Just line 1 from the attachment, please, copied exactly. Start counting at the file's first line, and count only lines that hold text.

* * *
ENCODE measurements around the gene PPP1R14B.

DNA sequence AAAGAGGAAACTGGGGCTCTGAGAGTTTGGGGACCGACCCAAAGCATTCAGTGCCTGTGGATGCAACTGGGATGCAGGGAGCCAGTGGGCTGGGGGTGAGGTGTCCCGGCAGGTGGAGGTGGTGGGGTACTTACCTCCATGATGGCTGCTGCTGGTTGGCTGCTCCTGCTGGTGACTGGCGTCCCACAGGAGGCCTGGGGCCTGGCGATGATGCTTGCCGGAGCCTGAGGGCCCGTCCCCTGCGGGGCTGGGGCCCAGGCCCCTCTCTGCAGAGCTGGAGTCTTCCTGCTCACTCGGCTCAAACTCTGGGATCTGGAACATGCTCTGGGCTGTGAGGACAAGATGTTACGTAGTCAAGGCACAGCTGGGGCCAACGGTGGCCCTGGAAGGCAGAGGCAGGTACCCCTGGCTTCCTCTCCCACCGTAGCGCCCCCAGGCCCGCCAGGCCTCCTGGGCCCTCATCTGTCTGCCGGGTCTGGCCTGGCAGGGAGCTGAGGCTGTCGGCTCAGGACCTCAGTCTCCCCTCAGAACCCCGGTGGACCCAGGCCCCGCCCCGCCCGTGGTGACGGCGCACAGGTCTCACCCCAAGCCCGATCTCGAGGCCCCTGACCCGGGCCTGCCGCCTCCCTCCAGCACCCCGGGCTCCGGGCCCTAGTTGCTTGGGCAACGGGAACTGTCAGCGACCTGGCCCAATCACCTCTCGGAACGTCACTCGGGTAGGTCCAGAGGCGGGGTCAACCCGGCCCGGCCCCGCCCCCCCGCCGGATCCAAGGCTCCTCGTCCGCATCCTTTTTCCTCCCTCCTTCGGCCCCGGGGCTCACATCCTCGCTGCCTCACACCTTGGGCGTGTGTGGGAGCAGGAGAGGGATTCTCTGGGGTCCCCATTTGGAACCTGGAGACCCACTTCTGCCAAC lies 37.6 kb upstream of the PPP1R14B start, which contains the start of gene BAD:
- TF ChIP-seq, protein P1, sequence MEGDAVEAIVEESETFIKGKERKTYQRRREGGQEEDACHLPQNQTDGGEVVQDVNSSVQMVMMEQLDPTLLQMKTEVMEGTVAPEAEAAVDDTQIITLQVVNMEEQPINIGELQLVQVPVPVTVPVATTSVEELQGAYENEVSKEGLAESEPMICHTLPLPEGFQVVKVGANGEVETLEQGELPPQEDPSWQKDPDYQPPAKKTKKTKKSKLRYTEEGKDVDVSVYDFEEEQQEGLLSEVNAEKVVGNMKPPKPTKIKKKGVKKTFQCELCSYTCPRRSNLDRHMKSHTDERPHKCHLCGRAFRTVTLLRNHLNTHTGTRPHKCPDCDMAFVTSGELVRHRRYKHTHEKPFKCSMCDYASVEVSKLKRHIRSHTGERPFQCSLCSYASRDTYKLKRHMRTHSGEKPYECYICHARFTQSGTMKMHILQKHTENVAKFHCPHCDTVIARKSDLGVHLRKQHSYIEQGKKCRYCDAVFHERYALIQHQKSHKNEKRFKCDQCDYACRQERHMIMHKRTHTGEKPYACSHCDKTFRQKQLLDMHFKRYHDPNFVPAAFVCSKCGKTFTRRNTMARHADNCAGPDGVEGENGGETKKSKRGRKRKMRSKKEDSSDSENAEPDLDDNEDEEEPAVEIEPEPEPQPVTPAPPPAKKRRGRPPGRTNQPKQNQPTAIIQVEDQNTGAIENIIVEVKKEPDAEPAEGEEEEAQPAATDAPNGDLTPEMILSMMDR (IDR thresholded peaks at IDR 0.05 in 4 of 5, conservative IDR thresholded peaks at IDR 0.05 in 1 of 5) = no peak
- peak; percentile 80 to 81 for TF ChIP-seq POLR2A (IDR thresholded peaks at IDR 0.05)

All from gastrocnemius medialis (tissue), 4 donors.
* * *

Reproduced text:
ENCODE measurements around the gene PPP1R14B.